Thursday, February 13, 2003


unfortunately i'm not web savvy and rich enough to have my own website so that people can easily add comments to my ramblings and this site doesn't even have that capability (as far as i know of), BUT i think i may have bypassed that. if you want to add comments, go to use "guest" as the userid and password. click on "stranger in a strange world" and it will take you to my site. type, click on "post and publish" and there you have it. of course, please identify yourself in your comment. peace out. let's see if if works...
i'm sitting here waiting for the stinkin' hotmail to not be busy.

i'm off today. woohoo! i'm on wards this month, general inpatient stuff, that is. we only get a day off per week on average.

i'm watching sportscenter while i'm doing this. kobe scored 51 points last night. he's 24 years old. unbelievable. i'm 30, making 35k per year, my room's a mess, i'm drinking coffee out of a tweety bird coffee mug and i don't want to think about how much kobe's making. so yeah, that's 35k per year for 80+ hours a week, no holidays. you know, if korean parents cared more about sports, i would be playing centerfield in the majors with a few championship rings on my fingers. they would be retired, rollin' in their fancy cars, the envy of korean parents everywhere. well, i wouldn't get them anything too fancy, you know, the whole getting attached to this world idea. but, they've sacrificed a lot and worked like crazy over the years. i guess they deserve some perks from their ungrateful kids.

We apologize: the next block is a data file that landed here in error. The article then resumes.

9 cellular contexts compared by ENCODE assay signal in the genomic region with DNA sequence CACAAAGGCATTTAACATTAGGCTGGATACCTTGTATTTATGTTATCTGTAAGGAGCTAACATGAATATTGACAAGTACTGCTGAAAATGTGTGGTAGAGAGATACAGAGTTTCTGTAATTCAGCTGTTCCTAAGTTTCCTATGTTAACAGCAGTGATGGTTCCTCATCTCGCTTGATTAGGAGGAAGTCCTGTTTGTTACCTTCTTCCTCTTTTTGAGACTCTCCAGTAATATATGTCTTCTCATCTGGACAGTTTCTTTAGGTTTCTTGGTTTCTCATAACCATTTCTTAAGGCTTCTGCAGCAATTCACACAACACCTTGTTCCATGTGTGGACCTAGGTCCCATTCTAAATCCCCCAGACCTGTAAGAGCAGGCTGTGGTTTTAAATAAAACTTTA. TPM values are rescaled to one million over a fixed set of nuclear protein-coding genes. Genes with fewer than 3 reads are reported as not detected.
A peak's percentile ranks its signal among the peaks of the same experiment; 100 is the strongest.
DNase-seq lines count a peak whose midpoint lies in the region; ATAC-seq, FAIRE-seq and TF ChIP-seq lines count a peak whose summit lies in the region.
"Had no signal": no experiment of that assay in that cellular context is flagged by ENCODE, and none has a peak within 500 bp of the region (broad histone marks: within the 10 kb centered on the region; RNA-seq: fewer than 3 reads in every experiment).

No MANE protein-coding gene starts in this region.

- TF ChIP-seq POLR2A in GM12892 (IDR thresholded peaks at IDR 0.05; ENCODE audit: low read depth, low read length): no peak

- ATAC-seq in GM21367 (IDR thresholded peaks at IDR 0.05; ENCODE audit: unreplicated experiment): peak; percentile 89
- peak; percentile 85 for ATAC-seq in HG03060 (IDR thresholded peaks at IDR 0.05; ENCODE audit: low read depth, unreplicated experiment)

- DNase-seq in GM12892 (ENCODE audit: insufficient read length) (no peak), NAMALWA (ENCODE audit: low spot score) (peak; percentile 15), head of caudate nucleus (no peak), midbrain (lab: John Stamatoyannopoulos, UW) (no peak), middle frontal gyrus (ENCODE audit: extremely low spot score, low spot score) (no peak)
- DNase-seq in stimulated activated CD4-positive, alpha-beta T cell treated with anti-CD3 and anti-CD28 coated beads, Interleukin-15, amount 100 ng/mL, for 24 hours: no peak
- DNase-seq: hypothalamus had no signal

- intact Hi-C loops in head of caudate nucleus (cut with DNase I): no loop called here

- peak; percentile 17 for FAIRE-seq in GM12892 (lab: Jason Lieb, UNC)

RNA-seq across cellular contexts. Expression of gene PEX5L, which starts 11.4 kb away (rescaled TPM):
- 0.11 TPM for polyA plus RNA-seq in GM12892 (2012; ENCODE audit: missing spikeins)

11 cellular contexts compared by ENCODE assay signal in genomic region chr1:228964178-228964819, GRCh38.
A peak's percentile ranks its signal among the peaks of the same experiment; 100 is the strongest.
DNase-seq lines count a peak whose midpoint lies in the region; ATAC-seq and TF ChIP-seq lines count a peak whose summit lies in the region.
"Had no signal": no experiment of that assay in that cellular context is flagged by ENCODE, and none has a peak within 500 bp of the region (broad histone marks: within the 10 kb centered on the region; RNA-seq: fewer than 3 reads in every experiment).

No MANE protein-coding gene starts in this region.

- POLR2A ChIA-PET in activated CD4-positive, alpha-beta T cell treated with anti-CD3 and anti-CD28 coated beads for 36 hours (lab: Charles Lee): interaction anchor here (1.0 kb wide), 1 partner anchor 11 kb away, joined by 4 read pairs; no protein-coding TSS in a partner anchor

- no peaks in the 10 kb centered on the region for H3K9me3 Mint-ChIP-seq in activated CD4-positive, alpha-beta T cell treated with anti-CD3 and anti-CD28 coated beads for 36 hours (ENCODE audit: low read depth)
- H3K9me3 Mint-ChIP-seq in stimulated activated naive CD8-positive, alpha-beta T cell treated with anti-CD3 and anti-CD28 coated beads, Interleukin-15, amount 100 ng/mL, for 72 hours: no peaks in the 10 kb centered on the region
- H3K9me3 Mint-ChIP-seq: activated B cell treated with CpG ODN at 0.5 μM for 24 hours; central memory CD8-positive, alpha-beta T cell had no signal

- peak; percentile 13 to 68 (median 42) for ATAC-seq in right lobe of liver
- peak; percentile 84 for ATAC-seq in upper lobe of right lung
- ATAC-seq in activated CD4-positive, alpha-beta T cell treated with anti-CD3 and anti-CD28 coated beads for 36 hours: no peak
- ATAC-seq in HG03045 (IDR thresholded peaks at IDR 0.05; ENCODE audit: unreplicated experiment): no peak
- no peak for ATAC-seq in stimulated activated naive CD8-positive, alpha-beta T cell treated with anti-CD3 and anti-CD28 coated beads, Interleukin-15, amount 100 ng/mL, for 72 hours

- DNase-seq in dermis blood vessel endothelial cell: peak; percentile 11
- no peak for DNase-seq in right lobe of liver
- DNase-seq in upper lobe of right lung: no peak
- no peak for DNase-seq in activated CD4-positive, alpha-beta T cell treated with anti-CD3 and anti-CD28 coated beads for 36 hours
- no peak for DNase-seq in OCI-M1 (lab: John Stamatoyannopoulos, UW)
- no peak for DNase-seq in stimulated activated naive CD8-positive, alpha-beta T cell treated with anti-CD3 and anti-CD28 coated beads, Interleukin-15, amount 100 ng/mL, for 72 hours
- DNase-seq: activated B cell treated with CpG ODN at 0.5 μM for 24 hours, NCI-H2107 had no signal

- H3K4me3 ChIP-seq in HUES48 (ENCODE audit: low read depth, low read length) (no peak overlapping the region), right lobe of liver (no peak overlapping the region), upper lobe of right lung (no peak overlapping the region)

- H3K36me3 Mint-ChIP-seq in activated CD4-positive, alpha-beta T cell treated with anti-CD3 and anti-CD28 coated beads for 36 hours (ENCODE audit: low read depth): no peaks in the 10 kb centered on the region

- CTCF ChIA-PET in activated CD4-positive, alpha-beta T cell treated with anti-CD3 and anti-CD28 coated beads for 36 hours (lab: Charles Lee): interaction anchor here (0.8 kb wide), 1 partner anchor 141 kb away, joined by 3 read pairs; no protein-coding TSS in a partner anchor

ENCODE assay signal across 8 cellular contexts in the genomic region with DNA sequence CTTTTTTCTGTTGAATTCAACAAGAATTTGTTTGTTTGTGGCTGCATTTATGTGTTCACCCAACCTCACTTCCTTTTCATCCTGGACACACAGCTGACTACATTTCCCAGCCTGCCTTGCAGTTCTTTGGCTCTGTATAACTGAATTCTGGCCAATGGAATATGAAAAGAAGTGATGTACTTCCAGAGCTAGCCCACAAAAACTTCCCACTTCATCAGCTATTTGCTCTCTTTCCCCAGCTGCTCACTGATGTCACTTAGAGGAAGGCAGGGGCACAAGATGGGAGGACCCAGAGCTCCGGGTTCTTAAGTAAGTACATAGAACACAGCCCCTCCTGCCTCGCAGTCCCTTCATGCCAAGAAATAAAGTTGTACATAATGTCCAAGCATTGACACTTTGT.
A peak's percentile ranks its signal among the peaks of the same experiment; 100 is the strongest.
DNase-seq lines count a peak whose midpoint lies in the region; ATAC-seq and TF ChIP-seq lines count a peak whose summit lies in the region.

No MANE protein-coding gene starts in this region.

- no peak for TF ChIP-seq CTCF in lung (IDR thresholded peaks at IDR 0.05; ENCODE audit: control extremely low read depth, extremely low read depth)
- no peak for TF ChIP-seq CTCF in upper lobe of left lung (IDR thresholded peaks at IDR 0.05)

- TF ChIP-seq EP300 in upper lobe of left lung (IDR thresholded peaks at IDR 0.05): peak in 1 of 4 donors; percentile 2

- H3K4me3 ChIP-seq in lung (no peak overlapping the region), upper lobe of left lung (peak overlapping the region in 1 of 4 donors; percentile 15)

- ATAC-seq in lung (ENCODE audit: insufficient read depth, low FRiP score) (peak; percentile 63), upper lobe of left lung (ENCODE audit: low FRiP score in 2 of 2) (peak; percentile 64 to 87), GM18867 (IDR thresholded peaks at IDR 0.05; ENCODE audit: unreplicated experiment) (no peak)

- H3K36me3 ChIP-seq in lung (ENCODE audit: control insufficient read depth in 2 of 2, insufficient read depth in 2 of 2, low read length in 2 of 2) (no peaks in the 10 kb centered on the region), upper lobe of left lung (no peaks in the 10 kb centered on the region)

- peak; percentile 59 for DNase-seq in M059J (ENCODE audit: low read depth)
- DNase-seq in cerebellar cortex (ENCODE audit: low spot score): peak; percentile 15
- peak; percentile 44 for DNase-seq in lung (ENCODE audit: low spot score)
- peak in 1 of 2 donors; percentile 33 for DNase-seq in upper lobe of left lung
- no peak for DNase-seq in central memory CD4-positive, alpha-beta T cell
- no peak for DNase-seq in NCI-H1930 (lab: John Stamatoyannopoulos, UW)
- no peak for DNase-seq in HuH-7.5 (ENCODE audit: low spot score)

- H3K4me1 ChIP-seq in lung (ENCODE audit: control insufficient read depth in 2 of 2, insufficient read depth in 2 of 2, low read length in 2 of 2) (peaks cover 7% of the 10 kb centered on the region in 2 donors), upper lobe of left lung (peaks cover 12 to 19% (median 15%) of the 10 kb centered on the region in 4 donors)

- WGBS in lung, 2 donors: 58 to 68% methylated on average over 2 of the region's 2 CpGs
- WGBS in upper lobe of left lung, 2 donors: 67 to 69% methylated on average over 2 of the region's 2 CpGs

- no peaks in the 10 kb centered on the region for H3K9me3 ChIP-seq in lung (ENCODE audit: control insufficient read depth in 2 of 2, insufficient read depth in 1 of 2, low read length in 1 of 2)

Wednesday, February 12, 2003


although i grew up in america, i was still raised in a korean family with more and more western influence by the year. it's been a life of kimchi and big macs. my mom came to america first and lived here by herself for a year before the rest of the fam moved here. she didn't speak a lick of english yet somehow, a hospital that was involved in an exchange program with one of the hospitals in korea hired her as a nurse. crazy, huh?

my dad is semi-retired. he was a typical korean small businessman--first grocery store, then dry cleaners. years ago in our city, there were 700 dry cleaners and half were owned by koreans. most of the other half were owned by indians. i guess stereotypes become stereotypes for a reason. he plays golf 3 days a week and watches korean videos and plays go/baduk on the internet. that's his life.

my mom goes to work at night (on the night shift that is, not as a prostitute or anything) and basically watches korean videos all day. but she watches them upstairs and not with my dad. it's hard to coordinate which video you're on to watch them together, you know, with the different schedules and all. it's very complex. like all old people, they keep the house freakin' freezing in the winter and hot as a mother in the summer. it saves money. they walk around with jackets in the winter and in the summer...well, for some medical mystery, old people don't seem to get hot so they actually feel comfortable when the temperature is 100 inside (remember that seinfeld episode?).